HC Deb 18 February 1822 vol 6 cc454-5
Mr. Lockhart,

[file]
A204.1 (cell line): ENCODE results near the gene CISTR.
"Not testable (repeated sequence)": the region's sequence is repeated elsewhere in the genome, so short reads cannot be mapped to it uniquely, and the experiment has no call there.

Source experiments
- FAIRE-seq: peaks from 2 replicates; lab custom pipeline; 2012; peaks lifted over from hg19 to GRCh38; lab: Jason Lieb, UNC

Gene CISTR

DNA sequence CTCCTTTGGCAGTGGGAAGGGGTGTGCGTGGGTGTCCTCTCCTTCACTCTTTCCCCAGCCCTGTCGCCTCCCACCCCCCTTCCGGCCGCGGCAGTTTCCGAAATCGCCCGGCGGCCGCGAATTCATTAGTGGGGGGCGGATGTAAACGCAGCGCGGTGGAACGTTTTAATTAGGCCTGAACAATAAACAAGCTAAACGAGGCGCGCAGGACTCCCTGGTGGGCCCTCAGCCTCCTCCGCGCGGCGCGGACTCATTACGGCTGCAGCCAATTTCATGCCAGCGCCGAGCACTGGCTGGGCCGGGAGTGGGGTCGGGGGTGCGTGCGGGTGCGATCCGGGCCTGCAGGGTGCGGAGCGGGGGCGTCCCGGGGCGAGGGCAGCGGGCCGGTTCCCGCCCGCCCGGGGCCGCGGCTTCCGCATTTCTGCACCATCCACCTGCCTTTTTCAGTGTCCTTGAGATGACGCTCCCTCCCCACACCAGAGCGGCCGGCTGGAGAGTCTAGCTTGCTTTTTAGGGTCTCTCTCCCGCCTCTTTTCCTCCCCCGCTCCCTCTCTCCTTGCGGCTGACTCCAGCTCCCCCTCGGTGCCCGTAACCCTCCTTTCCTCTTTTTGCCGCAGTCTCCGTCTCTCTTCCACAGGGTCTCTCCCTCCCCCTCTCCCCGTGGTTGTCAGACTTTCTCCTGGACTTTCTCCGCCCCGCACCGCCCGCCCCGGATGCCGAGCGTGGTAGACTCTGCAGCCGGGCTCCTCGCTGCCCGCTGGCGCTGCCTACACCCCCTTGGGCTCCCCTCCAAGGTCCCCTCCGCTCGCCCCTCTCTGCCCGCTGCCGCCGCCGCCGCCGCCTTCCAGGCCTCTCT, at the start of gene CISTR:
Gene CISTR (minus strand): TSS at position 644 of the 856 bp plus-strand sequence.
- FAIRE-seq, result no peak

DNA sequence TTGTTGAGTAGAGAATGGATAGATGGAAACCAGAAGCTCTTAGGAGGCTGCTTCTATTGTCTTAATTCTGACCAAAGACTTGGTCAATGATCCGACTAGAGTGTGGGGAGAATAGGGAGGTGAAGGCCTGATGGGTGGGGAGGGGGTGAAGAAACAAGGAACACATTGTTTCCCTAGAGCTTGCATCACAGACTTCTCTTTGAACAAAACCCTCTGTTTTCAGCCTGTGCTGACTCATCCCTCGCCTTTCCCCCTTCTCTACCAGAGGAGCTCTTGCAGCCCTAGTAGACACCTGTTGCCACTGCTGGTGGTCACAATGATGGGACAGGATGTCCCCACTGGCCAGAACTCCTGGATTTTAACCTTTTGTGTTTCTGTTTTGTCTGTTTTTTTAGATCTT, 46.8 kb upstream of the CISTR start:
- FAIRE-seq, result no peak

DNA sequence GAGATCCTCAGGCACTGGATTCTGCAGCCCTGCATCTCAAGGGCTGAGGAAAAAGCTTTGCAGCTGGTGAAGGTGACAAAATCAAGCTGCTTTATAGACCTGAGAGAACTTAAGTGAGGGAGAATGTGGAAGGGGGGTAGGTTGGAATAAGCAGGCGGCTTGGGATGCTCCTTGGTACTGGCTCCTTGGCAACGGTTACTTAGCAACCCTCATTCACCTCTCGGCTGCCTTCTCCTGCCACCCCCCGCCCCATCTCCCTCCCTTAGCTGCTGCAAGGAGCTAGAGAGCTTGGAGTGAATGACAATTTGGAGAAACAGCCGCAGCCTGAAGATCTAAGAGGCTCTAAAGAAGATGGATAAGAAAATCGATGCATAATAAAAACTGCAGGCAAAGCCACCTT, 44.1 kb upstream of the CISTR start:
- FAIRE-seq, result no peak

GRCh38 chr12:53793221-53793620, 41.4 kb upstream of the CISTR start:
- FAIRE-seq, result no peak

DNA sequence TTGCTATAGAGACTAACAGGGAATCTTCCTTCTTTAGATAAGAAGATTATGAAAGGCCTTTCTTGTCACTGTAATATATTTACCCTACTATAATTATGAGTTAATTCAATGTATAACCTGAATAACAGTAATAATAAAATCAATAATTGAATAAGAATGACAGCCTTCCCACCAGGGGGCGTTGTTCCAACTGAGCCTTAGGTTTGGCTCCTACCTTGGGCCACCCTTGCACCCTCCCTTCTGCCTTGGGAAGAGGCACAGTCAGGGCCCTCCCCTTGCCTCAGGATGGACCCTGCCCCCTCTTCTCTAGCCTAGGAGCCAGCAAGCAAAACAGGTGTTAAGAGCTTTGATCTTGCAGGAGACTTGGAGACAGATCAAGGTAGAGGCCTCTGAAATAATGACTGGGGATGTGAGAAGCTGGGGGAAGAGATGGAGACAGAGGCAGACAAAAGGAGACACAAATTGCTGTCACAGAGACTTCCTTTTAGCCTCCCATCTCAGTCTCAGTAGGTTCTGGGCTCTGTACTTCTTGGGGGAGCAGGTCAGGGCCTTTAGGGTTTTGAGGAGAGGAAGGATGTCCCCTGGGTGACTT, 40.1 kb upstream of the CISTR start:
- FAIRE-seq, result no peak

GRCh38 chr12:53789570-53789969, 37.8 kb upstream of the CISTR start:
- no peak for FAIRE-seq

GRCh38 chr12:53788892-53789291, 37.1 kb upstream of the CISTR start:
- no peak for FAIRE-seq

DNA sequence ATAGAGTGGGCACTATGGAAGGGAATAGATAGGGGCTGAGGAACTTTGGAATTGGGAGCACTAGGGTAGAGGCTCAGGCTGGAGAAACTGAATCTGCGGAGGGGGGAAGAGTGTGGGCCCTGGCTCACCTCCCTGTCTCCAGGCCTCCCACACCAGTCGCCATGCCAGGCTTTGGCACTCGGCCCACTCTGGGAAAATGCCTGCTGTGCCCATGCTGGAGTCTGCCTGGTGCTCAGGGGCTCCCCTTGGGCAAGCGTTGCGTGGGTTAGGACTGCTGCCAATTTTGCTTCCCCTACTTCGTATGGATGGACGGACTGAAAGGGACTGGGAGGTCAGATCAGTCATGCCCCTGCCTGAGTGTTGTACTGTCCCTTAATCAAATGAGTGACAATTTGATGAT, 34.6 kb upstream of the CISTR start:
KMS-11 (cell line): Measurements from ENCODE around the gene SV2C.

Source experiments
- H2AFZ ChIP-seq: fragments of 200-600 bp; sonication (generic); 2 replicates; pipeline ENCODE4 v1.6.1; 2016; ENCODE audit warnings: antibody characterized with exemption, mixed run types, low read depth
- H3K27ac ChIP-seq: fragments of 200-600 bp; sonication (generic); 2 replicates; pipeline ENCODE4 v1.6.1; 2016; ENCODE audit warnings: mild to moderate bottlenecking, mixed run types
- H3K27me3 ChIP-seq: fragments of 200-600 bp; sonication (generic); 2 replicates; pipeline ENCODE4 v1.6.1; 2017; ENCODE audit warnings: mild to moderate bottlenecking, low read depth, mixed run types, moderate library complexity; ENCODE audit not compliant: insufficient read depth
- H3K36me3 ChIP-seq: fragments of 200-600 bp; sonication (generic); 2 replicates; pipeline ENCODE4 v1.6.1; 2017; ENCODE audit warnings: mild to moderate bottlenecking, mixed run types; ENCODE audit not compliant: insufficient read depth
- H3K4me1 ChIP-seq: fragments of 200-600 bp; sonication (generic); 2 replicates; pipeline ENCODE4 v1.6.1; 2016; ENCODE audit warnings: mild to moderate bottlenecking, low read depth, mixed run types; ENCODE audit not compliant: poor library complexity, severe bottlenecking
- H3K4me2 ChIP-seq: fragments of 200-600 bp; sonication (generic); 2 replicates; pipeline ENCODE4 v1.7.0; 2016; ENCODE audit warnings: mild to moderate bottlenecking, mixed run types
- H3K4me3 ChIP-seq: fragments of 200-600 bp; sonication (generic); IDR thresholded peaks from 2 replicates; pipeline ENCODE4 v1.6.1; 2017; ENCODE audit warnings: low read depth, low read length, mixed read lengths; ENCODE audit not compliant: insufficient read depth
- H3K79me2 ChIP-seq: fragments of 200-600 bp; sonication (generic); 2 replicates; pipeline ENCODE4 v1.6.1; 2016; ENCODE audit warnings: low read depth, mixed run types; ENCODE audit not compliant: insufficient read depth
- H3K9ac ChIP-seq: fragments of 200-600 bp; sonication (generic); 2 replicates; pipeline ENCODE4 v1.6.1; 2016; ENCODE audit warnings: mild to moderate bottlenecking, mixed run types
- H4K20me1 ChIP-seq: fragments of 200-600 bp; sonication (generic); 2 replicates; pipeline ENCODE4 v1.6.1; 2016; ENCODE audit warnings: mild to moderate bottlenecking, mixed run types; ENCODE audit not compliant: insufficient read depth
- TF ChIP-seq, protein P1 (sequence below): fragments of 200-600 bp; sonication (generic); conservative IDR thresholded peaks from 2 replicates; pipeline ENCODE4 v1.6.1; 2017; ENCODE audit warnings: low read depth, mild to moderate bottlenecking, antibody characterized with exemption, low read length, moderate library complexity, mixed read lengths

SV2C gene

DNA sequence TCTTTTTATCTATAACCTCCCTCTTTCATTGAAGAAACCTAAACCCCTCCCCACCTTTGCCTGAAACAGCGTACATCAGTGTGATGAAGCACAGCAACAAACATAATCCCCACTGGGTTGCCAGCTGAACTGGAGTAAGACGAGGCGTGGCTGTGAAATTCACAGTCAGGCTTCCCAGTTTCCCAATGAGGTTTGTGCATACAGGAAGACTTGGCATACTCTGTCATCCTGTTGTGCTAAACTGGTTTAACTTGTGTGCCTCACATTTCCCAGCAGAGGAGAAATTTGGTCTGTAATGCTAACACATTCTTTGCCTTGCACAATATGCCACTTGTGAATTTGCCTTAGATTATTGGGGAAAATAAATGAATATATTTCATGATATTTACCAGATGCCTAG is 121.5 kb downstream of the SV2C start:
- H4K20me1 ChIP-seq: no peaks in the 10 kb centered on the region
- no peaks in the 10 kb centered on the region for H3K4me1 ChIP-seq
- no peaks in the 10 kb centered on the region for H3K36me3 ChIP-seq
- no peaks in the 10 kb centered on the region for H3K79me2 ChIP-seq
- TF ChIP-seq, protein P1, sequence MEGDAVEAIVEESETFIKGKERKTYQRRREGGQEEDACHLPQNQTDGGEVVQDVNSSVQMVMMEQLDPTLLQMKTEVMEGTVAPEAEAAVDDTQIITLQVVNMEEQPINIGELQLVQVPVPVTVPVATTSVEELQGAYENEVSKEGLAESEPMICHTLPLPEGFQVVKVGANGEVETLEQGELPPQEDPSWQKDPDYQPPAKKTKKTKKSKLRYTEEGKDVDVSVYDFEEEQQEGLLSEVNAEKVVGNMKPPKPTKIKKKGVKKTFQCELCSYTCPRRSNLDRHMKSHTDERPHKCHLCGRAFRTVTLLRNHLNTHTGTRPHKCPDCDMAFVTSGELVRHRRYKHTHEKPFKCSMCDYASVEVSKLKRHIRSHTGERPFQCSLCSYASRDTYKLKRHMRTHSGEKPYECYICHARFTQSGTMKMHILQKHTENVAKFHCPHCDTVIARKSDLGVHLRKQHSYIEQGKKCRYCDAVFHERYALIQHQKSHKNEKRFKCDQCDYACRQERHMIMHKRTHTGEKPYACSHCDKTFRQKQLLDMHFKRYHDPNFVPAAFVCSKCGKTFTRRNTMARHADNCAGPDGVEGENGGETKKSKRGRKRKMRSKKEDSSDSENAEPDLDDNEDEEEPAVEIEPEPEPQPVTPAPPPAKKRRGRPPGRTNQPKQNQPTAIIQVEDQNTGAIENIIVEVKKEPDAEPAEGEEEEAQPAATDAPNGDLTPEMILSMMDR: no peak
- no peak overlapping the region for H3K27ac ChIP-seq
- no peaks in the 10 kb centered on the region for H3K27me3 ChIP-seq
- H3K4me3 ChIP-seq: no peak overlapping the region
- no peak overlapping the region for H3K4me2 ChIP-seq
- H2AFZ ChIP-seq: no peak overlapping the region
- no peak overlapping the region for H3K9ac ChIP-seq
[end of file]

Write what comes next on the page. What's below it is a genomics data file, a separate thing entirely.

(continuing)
in presenting a petition from certain owners and occupiers of land in the two parishes of Repton and Gresley, took occasion to observe, that unless some plan were devised for the relief of the agricultural interest, more effectual than that which was supported by the noble marquis, the clergy would shortly be without endowments, the landed proprietors without rentals, the poor without relief, and the sources of every charitable institution would be annihilated. To show the distress which affected the labouring classes at present, it would only be necessary to state one fact. A gaol had been built at Bury, in Suffolk, for the reception of 80 prisoners; but, at present, it was filled by 200 individuals, 60 of whom were labourers. They had been committed for poaching; and it was a fact, that the labourers went out poaching in the open day, for the purpose of being apprehended; as they preferred the support which was afforded to them in gaol to the want and misery they were compelled to encounter at their own dwellings.

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